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Tomatoes with a Past

Posted on Tuesday, April 1, 2014 at 3:47 pm

In a world that reveres the new, sometimes older is better. This is true with tomatoes.  While modern hybrid tomatoes look good, the old heirloom varieties have the taste and look of real tomatoes.

What is an heirloom tomato? They are regional varieties, many having been passed down within families or gardener to gardener. Heirlooms can trace their roots back at least 75 years, more in most cases.

Heirloom tomatoes differ from the modern hybrids. They tend to have a wider variety of colors and shapes. The fruits are softer, meatier, and more flavorful with a good blend of sweetness and tomato flavor.

Here are a few favorite heirloom tomatoes that grow well in our region:

Cherokee Purple: Crimson purple in color, this heirloom tomato is thought to be descended from the Cherokee Indians. It has a rich, full, sweet flavor and is excellent on sandwiches and in salads.

Cherokee Chocolate: A sister to the Cherokee Purple, the Chocolate has a brownish skin with a deep, rich flavor.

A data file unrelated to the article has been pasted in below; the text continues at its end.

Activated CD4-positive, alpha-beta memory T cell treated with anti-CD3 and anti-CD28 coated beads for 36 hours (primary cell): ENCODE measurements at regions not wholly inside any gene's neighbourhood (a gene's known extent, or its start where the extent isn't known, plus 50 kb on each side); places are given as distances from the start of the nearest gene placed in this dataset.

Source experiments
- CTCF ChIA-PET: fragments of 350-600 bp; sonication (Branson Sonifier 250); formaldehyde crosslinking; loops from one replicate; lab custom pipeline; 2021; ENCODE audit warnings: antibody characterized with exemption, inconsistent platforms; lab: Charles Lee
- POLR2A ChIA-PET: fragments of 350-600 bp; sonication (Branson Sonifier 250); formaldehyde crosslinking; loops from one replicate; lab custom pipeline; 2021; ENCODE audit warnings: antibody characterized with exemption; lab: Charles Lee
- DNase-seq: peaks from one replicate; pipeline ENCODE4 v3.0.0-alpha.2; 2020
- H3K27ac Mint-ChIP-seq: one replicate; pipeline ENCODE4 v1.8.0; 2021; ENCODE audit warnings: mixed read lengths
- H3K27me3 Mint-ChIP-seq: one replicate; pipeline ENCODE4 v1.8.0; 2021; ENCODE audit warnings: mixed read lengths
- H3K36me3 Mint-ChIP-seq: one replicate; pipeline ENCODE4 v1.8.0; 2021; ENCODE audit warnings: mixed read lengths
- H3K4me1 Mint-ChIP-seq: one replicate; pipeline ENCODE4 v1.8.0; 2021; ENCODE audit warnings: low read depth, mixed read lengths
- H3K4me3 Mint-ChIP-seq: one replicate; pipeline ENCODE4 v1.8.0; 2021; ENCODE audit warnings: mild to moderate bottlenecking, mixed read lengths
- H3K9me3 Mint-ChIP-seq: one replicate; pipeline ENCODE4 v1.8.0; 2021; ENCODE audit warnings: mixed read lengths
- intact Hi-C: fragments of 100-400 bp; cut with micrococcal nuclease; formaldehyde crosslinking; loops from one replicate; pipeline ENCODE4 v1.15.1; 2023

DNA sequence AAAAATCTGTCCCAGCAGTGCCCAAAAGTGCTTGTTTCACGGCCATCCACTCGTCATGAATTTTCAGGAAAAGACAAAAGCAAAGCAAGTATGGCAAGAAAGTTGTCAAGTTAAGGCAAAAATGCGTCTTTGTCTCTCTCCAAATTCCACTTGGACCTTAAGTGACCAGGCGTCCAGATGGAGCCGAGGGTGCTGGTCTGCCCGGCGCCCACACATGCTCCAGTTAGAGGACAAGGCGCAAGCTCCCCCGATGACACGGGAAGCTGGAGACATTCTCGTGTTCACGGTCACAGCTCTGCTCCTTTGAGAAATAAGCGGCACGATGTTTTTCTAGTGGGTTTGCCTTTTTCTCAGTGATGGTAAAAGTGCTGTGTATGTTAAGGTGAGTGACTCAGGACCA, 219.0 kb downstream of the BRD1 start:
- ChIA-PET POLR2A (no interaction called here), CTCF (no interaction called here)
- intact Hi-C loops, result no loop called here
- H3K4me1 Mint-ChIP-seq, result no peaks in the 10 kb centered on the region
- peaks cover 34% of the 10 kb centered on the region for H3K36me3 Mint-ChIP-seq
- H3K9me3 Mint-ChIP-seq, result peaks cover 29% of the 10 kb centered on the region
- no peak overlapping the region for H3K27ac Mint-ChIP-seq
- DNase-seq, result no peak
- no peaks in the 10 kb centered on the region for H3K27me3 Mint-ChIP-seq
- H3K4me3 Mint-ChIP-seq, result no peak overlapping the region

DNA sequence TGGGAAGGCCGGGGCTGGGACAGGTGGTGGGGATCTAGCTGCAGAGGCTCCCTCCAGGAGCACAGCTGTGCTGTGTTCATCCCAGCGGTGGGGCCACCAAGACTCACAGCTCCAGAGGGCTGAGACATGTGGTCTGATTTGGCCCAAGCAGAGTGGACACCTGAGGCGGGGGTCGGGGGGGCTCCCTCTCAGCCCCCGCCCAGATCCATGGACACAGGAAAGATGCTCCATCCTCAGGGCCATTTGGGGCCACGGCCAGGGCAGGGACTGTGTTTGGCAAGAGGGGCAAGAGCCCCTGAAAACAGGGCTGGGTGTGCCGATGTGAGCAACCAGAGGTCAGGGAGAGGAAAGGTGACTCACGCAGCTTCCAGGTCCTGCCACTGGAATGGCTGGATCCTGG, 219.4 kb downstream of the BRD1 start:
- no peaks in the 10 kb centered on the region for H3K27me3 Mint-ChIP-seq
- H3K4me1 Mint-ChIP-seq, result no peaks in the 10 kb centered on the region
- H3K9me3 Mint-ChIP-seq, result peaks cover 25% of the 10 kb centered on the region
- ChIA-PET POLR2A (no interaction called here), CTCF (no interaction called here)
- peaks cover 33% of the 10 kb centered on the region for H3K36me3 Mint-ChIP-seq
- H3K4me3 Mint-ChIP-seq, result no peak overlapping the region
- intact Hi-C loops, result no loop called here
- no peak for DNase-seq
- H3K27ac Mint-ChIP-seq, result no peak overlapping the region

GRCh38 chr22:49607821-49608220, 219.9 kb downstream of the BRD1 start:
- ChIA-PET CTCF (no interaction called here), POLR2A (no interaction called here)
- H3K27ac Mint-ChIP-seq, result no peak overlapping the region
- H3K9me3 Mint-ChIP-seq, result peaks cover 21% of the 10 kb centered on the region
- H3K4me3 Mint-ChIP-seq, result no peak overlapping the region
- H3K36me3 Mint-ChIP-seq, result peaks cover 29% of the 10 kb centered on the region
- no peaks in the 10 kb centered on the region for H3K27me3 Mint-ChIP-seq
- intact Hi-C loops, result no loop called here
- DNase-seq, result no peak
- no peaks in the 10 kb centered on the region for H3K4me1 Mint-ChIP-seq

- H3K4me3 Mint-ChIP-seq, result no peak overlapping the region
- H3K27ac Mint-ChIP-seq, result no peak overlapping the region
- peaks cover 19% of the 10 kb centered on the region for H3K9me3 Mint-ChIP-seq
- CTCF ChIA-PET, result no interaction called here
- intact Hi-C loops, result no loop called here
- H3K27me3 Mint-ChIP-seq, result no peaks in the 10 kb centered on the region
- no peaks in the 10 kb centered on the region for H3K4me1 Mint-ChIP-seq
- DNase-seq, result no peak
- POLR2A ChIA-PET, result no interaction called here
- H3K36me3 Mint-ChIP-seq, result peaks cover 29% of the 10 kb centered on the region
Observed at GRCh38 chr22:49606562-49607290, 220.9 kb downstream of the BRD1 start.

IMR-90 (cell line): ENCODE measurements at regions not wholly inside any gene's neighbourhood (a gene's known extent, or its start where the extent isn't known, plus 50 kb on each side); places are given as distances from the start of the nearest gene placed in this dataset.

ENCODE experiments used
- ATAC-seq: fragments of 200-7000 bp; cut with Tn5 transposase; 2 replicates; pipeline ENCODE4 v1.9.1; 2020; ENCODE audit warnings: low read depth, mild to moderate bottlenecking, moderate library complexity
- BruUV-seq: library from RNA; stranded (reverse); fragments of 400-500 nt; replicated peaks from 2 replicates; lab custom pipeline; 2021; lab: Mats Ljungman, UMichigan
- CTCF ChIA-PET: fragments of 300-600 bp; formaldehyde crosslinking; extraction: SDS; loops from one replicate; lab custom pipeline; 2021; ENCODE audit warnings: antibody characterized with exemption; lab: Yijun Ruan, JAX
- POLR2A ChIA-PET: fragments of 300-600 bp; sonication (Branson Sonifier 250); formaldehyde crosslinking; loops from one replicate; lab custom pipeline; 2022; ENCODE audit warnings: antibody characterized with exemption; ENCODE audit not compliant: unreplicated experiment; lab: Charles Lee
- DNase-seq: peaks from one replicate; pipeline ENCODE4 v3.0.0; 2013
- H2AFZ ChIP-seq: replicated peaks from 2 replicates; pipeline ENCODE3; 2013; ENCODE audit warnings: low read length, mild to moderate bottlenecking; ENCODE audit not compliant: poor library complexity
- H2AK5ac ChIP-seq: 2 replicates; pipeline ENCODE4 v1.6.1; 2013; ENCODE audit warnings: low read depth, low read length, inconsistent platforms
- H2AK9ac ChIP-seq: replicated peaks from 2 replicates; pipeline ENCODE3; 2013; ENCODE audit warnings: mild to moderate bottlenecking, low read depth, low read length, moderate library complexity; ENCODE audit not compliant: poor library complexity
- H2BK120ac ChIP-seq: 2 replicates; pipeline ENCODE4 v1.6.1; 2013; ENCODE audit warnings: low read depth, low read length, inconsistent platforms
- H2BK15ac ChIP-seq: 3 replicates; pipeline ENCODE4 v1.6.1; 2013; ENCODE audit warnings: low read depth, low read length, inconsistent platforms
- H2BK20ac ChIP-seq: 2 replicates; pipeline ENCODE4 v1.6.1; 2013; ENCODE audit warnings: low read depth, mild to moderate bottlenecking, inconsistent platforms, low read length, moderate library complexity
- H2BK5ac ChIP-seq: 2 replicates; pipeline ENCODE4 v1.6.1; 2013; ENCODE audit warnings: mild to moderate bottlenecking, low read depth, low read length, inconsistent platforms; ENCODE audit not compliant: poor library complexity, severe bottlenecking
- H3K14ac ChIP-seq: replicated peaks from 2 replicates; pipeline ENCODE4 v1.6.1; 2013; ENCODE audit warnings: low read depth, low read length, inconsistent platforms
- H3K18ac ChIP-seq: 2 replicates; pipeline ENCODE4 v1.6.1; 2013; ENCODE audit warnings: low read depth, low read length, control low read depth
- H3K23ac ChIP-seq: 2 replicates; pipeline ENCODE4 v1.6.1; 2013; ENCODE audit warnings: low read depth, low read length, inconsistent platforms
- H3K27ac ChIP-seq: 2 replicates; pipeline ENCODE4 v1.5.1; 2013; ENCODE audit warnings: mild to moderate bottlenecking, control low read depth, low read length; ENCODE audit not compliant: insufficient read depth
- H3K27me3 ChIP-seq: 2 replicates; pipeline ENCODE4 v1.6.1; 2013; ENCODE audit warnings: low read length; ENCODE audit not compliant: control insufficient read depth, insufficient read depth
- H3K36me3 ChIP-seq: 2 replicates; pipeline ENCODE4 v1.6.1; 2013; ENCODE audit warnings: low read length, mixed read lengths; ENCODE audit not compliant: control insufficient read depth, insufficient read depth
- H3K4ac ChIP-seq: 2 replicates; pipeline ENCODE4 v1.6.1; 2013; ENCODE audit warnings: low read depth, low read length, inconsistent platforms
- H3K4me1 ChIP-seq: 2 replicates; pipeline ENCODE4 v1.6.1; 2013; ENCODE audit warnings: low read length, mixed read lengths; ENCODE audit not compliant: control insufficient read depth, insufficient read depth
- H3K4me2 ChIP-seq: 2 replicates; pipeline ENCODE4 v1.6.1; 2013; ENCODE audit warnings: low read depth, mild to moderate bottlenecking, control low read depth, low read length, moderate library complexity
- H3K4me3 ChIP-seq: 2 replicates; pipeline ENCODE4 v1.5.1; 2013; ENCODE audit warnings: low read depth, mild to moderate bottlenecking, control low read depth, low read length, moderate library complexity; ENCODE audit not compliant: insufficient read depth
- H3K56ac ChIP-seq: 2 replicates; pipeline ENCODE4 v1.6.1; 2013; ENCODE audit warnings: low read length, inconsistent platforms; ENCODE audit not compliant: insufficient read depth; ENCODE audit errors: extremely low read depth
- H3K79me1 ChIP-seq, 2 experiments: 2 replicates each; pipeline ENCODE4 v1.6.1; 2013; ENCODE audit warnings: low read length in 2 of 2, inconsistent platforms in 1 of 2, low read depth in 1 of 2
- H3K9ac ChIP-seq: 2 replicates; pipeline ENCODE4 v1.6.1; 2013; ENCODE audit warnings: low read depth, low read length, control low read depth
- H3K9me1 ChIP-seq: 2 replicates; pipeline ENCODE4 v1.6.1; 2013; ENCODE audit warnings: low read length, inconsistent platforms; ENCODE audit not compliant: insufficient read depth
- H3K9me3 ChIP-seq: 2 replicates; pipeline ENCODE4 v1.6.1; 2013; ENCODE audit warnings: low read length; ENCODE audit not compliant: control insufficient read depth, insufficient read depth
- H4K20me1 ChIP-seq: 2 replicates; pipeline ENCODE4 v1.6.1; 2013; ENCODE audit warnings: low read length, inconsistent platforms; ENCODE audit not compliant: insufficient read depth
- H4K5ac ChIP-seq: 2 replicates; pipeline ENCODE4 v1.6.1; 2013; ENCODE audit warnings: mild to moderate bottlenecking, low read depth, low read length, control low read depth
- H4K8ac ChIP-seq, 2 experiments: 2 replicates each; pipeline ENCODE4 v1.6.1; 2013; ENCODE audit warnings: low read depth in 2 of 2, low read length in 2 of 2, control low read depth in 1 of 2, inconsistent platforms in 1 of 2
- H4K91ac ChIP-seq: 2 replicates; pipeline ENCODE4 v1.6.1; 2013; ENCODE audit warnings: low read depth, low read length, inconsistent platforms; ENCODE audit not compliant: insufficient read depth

Cherokee Green: One of the most popular heirloom greens, and a preferred tomato with celebrity chefs, this tomato is somewhat tart, but well balanced with acid and sweetness.

Mortgage Lifter: Large, meaty, and flavorful with few seeds, this heirloom has a remarkable story. Marshall Byles, “Radiator Charlie,” developed it during the Great Depression in West Virginia. Looking for a way to stay afloat, Byles cross-pollinated several different tomatoes. He said the resulting tomato would “feed the whole family.” People drove from miles around to purchase these large tomatoes and he was able to pay off his $6,000 mortgage within 6 years.

Brandywine: Originally from the Brandywine Valley of Pennsylvania, this is probably the most widely known heirloom variety. One-pound fruits are pink, red or yellow and have a perfect blend of sugars and acids. The plants feature unusual potato-shaped leaves.

You can grow heirloom tomatoes from seed or transplants. Heirloom tomato transplants are easier to grow and are becoming more readily available at local nurseries and online.

If you use seed, sow them indoors six to eight weeks before your last frost date in 2-inch-diameter pots filled with sterilized seed-starting soil. Thin the seedlings to one per pot after germination, and keep them under grow lights for 14 hours a day. Keep the lights within inches of the seedling tops.

Water and feed the transplants lightly. Once they are 6 inches tall, transplant into a 4-inch-diameter pot. One week before setting them into the garden, harden off the transplants by setting them outdoors for a few hours each day.

For container growing, plant in a 12-inch-diameter pot filled with potting soil. In the garden, amend the soil with compost, and stake or cage these varieties to keep them upright.

April is National Garden Month.